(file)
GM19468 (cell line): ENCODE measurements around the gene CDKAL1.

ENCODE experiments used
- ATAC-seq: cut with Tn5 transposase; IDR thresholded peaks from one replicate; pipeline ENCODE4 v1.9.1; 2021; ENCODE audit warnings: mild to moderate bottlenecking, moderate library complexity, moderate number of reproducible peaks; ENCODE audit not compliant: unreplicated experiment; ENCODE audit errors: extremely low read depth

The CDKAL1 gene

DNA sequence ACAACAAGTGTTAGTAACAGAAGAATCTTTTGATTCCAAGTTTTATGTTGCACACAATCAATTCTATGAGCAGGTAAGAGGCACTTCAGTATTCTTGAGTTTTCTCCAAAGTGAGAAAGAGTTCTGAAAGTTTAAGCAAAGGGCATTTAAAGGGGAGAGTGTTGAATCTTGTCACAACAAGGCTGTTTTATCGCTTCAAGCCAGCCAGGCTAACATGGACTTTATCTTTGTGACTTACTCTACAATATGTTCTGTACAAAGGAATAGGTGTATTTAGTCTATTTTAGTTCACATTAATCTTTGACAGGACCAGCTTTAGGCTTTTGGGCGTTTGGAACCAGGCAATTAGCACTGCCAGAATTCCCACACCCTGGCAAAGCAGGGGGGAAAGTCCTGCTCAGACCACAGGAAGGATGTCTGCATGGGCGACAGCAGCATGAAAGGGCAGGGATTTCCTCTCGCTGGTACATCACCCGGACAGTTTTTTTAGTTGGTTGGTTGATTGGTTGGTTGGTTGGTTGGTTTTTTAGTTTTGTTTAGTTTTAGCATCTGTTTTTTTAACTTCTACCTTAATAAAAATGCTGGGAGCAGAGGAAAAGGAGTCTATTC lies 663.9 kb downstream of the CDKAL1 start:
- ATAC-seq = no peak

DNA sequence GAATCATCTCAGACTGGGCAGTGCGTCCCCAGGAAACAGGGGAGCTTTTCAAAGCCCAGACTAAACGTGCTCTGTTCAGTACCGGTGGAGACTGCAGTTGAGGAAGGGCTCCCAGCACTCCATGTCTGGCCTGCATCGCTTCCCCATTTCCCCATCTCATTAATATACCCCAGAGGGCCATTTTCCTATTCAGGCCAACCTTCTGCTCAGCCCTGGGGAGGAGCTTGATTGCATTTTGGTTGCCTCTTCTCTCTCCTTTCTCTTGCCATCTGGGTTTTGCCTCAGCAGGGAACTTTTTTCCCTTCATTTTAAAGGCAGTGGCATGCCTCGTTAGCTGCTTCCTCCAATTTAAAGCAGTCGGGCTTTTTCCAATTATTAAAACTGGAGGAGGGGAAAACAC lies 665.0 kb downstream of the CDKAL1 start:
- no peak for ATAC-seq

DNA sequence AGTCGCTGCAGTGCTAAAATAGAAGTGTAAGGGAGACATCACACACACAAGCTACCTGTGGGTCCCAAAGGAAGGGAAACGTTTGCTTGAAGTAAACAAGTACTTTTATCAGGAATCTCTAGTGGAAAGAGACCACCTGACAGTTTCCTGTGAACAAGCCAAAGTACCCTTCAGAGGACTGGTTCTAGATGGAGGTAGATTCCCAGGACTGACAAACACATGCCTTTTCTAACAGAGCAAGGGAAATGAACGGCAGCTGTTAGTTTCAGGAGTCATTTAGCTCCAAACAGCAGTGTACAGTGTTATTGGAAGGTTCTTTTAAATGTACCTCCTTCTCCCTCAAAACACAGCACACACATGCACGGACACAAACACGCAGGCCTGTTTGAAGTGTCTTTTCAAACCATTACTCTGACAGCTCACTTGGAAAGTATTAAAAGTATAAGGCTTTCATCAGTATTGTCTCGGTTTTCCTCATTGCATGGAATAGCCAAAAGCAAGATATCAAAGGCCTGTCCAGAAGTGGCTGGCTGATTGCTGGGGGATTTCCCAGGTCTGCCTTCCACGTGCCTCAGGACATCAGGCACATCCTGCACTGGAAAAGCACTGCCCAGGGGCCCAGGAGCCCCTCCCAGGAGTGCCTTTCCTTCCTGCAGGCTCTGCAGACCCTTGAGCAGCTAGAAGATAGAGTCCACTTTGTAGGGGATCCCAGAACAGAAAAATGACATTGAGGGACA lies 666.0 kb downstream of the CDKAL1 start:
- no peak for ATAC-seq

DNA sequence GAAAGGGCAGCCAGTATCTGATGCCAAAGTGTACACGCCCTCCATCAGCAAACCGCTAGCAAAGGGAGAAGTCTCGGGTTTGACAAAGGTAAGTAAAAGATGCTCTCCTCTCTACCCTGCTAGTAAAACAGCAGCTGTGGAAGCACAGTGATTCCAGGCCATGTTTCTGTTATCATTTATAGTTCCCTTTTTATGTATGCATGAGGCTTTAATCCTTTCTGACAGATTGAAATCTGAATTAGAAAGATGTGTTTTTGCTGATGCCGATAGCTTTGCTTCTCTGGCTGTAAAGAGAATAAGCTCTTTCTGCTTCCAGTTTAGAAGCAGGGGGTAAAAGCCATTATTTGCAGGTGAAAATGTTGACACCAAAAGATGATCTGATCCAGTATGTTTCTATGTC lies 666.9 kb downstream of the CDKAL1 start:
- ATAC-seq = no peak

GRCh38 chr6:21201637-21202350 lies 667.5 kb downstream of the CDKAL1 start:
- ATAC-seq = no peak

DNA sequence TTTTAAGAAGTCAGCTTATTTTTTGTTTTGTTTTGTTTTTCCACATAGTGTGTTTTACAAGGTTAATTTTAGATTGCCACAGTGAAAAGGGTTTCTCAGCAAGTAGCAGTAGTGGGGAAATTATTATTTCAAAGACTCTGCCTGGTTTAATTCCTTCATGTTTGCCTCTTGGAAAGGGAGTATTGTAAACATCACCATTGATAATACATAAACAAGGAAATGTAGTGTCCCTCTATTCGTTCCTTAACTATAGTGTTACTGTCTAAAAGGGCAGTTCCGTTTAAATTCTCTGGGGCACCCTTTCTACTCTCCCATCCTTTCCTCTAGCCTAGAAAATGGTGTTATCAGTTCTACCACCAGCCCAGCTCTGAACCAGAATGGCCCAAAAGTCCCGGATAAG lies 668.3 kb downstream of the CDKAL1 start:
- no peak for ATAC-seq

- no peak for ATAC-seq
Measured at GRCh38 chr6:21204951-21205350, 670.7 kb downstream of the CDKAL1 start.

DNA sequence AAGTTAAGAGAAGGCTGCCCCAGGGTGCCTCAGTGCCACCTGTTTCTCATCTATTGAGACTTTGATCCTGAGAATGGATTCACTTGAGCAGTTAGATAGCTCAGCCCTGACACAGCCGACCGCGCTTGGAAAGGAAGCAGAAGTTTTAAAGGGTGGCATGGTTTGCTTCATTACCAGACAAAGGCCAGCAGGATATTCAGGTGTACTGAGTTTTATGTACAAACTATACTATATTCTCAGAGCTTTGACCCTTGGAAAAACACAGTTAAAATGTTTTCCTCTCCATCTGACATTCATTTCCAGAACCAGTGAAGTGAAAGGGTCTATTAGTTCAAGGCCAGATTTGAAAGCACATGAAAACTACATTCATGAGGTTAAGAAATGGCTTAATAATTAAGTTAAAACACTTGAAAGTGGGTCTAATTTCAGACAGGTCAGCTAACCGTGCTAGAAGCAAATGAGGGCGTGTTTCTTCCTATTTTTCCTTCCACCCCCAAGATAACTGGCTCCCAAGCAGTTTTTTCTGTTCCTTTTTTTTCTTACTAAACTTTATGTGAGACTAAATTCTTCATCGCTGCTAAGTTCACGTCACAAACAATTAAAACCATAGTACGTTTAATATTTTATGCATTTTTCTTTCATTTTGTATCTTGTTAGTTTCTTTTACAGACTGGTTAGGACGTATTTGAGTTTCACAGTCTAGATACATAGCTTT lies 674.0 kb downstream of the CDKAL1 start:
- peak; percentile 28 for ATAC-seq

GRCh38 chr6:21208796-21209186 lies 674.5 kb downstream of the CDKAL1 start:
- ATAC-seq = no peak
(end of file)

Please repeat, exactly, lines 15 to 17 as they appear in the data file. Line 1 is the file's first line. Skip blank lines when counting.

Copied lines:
DNA sequence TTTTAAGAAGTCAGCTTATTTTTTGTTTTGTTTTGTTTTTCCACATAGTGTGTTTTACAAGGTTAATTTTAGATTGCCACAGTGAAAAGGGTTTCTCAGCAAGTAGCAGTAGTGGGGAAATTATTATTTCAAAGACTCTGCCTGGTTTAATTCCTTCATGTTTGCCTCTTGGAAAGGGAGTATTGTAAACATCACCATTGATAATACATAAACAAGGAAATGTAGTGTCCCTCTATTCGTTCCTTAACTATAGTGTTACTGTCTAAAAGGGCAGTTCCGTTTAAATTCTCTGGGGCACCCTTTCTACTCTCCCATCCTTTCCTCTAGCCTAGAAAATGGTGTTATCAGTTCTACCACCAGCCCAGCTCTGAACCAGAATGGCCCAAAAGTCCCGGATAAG lies 668.3 kb downstream of the CDKAL1 start:
- no peak for ATAC-seq

- no peak for ATAC-seq